Christophersen, asked if he denied there were gas chambers at Auschwitz, replied that he had not found anybody who could give him details about the gas chambers although he had made efforts to do so. (20-4982) He had read the book by Kogon, Langbein and Rückerl, Nationalsozialistische Massentötungen durch Giftgas (National Socialist Mass Killings Through the Use of Poisonous Gas), a book which he saw as an attempt to bring many different statements or opinions into one line. (21-5091) He knew Kogon was a professor, and that Langbein had been interned at Auschwitz and spent his time there working in an office. Rückerl was the head of an institute in Germany. (21-5092)
Christophersen had also distributed Did Six Million Really Die?. He saw the booklet as a counter-representation. On the one hand, he said, "we hear all these terrible lies, soap and lamp shades from human beings and those burnings in ditches," and on the other hand, there was the Harwood publication which, in his opinion, was more credible. (20-4962, 4963)
On cross-examination, Crown counsel pointed out that Did Six Million Really Die? quoted Christophersen as having written that:
"…In the vicinity of the main camp (Auschwitz I) was a large farrier's works, from which the smell of molten iron was naturally not pleasant."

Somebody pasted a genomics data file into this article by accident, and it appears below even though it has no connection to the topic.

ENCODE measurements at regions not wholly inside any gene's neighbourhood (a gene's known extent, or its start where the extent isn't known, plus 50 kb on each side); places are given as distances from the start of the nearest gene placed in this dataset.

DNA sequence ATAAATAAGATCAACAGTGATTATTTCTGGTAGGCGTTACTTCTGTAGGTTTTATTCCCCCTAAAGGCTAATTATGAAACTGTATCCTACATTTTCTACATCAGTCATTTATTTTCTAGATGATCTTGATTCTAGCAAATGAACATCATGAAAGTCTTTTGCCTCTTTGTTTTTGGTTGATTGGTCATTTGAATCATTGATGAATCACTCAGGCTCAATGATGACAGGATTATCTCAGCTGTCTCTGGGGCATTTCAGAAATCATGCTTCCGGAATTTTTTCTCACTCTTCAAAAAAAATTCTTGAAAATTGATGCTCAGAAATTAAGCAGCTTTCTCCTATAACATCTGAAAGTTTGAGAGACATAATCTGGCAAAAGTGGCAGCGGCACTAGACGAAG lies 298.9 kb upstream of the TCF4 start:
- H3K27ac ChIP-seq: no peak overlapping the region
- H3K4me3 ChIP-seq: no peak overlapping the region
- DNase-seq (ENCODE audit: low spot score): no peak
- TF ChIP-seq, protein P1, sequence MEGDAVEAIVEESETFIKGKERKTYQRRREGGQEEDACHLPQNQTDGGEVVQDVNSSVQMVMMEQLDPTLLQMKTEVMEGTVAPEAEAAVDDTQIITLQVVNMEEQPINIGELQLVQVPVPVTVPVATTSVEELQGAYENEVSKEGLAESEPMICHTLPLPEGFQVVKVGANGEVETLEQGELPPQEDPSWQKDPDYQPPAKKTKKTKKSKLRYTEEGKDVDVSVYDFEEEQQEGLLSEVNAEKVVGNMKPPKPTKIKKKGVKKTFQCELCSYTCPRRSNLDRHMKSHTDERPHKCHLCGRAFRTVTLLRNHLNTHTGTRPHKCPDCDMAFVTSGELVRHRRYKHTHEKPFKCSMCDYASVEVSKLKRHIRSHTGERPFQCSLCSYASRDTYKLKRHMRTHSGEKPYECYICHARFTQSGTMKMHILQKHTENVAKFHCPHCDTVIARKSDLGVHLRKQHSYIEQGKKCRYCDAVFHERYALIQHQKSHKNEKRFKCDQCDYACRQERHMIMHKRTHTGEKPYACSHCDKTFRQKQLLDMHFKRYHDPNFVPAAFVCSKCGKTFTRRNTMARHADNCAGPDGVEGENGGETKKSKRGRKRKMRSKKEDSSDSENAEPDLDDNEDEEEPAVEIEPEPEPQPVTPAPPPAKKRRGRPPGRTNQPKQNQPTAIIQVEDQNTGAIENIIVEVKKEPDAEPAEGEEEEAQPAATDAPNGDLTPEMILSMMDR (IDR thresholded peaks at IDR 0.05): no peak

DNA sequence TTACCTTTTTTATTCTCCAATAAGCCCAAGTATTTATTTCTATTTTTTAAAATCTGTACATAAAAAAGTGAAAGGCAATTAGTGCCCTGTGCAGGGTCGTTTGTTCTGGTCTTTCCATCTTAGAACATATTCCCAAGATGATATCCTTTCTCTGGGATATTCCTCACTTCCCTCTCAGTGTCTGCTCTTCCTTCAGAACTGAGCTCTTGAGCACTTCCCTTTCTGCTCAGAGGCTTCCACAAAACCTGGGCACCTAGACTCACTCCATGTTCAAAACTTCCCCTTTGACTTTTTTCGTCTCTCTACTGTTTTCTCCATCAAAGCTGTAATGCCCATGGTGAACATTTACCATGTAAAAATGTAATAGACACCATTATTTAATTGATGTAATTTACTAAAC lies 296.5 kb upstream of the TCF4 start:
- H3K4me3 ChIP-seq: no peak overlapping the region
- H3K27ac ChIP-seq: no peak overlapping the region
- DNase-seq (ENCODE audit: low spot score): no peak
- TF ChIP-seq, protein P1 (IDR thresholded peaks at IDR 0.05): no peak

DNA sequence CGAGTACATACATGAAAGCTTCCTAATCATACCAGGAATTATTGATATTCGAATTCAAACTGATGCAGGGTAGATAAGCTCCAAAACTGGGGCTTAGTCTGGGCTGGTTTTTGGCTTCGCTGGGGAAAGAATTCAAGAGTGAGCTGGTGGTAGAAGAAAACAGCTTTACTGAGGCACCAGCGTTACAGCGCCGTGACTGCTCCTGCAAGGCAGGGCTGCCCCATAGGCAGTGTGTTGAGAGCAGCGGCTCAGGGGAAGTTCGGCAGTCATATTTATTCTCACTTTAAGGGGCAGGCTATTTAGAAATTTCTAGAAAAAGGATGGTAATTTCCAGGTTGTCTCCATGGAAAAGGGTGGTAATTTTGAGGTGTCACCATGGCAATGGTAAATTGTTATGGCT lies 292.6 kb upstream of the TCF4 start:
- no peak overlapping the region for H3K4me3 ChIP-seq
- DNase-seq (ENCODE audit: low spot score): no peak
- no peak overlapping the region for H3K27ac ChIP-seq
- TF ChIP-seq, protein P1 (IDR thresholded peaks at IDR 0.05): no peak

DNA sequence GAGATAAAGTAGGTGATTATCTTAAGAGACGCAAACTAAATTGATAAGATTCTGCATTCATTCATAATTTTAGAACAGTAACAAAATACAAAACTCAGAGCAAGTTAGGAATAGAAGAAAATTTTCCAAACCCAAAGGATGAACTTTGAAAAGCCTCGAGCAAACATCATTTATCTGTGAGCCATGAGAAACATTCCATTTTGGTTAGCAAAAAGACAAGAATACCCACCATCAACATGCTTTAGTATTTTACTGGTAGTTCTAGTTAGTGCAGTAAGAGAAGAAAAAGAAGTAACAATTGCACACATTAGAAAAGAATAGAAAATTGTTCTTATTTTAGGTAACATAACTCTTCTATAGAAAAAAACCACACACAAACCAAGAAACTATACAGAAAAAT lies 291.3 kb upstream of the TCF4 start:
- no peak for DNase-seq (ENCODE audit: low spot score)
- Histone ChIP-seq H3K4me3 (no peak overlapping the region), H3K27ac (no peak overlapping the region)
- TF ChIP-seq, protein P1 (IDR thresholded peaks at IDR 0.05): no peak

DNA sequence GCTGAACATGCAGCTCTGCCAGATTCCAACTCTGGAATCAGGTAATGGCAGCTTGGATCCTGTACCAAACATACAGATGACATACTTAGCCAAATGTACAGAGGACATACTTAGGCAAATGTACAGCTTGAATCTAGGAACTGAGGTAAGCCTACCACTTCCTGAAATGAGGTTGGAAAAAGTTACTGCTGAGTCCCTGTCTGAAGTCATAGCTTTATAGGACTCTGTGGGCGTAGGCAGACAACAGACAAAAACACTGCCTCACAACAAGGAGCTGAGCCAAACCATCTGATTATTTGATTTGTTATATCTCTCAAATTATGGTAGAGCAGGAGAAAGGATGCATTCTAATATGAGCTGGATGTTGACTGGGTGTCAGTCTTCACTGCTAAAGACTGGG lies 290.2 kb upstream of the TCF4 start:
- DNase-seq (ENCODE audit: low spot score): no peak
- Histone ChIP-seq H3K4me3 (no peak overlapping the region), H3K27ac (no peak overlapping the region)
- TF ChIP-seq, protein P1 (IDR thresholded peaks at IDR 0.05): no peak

Christophersen agreed this was incorrect. What he had written was that it was not molten iron that created the stench, but the horn of the horses' feet at a smithy's work.
The Crown quoted from page 5 Auschwitz: Truth or Lie?:
The leading Austrian Social Democrat, Dr. Benedikt Kautsky — himself a Jew — who spent the years from 1938 to 1945 in concentration camps, three of these in Auschwitz, said: "I was in the big concentration camps in Germany. I must truthfully state that in no camp have I ever seen anything that might have resembled gas chambers."
Christophersen agreed that the same quote appeared in Did Six Million Really Die?. (21- 5041) The Crown showed Christophersen the 1948 edition of the Kautsky book (it was the 1946 edition which was quoted in Did Six Million Really Die?), and read him the following quotation: